I enjoyed participating in the event as an interlocutor, and it was particularly exciting to converse with an author whose work I so admire (I even assigned Ilustrado for an undergraduate course on modern Asian literature I taught back in 2013!). But more significantly, the New Asia Now event in Sydney helped me process the peculiar out-of-body sensation that attended my reading the New Asia Now issue.
Frankly speaking, I felt (and admittedly still feel) the idea of an Asia-themed collection curated by Australians and published in Australia to be, well, rather weird—not to mention potentially neo-Orientalist. In illuminating the practical function afforded by physical and cultural remove when it comes to writing social and political commentary, the event invited me to be more gracious in my assessment, even if visceral suspicions still linger.
Also worth consideration is the humility with which the New Asia Now issue professes to approach its task, for it is arguably this quality that makes this impetus to assemble an Asia-themed edition genuinely new. Although Australia has ostensibly attempted to establish good diplomatic and economic ties with its Asian neighbors since the end of World War II, only now has Australia begun to approach the matter with such deference and awe. Signaling this attitudinal shift was the “Asian Century” white paper released by the Australian government in October 2012, which stressed the need for Australia to become more Asia-savvy in light of Asia’s growing political, economic, and cultural clout. Funded in part by the government-supported national arts council—and referring explicitly to the Asian Century in its foreword—New Asia Now is undeniably the literary byproduct of this Australian about-face.
But this is the same nation that has long possessed an unsavory reputation for xenophobia and condescension toward its Asian neighbors: there were the “White Australia Policy” measures that restricted non-European immigration until the mid-twentieth-century. There was Pauline Hanson’s 1996 parliamentary speech asserting that Australia was “in danger of being swamped by Asians.” More recently, a series of diplomatic fallings-out have occurred between Australia and Indonesia over the former’s perceived lack of regard for the latter. And every now and then the odd public display of anti-Asian sentiment (like this for example, or this) rears an ugly head.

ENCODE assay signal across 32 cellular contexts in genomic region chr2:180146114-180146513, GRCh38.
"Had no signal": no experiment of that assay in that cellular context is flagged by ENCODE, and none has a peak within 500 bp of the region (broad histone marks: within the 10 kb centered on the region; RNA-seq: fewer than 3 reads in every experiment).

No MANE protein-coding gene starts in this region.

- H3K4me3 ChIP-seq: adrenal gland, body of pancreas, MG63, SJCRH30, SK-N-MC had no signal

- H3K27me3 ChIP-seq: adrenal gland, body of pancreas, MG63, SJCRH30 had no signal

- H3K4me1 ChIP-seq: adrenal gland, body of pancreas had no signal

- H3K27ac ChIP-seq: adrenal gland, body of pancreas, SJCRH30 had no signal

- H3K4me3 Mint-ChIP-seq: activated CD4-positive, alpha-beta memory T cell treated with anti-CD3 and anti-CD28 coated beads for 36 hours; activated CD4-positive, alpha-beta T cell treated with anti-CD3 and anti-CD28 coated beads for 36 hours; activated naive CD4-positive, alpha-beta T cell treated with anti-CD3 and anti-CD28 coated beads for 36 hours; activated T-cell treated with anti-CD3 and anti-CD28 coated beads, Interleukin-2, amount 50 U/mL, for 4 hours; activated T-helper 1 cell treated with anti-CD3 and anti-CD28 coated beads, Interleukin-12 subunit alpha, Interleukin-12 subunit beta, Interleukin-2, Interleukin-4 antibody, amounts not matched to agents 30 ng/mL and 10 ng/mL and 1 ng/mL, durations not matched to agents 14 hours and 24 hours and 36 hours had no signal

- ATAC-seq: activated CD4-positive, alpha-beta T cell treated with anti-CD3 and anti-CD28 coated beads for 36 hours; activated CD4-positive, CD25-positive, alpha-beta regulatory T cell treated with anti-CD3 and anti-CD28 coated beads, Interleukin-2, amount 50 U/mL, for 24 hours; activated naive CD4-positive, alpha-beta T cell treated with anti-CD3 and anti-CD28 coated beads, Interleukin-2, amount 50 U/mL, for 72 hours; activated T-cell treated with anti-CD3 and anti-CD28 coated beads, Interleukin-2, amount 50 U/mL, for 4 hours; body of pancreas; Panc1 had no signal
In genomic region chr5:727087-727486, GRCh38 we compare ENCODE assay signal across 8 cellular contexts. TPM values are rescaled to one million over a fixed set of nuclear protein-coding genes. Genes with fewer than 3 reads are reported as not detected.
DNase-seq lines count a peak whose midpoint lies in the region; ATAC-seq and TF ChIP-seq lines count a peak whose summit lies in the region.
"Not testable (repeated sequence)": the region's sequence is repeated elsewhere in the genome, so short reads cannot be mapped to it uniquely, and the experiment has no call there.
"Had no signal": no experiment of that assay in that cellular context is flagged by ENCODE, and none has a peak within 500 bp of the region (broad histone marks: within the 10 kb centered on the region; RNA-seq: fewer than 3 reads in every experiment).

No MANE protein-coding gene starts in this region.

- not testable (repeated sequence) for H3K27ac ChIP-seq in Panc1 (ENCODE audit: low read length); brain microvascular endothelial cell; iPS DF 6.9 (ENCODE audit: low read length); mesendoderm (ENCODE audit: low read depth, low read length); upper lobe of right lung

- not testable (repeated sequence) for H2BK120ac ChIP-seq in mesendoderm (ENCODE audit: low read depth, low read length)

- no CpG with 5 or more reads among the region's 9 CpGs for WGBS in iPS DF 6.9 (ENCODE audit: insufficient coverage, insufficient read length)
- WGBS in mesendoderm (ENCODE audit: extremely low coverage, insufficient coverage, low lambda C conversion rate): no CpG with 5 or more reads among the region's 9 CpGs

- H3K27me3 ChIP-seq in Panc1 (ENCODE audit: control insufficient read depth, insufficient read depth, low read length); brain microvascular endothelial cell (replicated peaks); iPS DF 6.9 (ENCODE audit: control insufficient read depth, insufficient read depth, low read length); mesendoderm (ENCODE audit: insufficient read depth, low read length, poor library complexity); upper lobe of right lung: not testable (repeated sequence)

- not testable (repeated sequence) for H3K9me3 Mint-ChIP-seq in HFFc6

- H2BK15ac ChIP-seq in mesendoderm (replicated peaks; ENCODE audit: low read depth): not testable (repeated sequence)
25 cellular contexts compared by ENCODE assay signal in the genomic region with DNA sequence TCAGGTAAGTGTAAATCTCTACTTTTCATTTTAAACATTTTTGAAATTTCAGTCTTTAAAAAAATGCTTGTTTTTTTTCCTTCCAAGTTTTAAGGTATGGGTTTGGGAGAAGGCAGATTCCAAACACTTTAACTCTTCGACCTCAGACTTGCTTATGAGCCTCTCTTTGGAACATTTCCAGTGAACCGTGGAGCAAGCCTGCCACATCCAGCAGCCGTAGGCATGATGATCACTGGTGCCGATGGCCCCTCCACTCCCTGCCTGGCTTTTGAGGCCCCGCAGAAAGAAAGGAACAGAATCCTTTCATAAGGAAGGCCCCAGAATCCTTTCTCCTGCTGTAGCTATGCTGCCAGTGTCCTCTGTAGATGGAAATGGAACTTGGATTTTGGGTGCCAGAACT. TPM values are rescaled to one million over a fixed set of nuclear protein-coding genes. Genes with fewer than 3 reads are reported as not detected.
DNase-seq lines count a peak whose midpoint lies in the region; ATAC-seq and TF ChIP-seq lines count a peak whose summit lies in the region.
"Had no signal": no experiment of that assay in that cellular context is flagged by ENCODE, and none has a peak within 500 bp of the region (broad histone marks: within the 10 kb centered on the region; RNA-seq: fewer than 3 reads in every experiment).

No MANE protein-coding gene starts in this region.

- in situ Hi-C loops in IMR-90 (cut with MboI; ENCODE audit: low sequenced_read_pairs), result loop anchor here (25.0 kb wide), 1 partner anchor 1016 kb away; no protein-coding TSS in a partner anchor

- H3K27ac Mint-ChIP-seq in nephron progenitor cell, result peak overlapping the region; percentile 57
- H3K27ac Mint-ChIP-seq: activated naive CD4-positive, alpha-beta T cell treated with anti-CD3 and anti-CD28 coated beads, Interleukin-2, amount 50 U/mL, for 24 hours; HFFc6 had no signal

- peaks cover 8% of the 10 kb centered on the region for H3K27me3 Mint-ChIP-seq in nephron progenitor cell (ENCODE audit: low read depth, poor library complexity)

Schultz and Camens’s foreword may speak optimistically of “the tectonic mind shifts that are bringing the continents of Australia and Asia closer.” They may even go so far as to declare that “[t]he Anglo-Australians and Asian-Australians who submitted to this collection are as New Asia-centric in outlook as the authors who were born and raised in countries around the region” [emphasis my own]. But whether the border separating Australia from Asia—real or perceived—is truly so porous remains to be seen.
At the very least, the simultaneous push and pull that characterizes Australia’s relationship with the Asia-Pacific region it is both part and not part of, may make Australia potentially effective as a site from which to write about Asia while remaining, in some sense (perhaps) within Asia as well.
Tiffany Tsao is Asymptote’s Indonesian editor-at-large. Her fiction and poetry have appeared in Transnational Literature, Lontar, and the collection Contemporary Asian-Australian Poets (Puncher & Wattmann, 2013). She holds a PhD in English from UC Berkeley.